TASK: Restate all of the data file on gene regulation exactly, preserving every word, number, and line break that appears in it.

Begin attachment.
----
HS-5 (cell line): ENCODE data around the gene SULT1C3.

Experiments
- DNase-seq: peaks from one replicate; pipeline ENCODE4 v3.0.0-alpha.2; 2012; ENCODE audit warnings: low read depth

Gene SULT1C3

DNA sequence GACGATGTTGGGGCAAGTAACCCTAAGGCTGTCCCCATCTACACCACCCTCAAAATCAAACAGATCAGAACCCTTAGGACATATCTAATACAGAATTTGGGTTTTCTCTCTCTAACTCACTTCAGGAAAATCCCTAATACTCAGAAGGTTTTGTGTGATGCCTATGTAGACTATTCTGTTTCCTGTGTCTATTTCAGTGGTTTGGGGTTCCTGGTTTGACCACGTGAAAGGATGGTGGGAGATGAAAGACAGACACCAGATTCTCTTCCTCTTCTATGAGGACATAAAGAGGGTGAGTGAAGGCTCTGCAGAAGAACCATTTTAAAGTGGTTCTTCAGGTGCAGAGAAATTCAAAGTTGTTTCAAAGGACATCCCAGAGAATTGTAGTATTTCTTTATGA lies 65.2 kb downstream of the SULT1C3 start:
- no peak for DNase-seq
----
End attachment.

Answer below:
HS-5 (cell line): ENCODE data around the gene SULT1C3.

Experiments
- DNase-seq: peaks from one replicate; pipeline ENCODE4 v3.0.0-alpha.2; 2012; ENCODE audit warnings: low read depth

Gene SULT1C3

DNA sequence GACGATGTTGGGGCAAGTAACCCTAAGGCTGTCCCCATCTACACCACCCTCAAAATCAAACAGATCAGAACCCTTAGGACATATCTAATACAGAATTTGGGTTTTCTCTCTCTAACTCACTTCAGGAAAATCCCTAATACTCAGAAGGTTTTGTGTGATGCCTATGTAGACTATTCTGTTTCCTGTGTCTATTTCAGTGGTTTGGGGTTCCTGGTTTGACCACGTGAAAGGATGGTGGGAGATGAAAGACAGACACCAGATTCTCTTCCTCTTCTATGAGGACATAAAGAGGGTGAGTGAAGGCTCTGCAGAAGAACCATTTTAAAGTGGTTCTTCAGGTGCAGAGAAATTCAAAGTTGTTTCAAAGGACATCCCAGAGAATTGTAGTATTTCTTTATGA lies 65.2 kb downstream of the SULT1C3 start:
- no peak for DNase-seq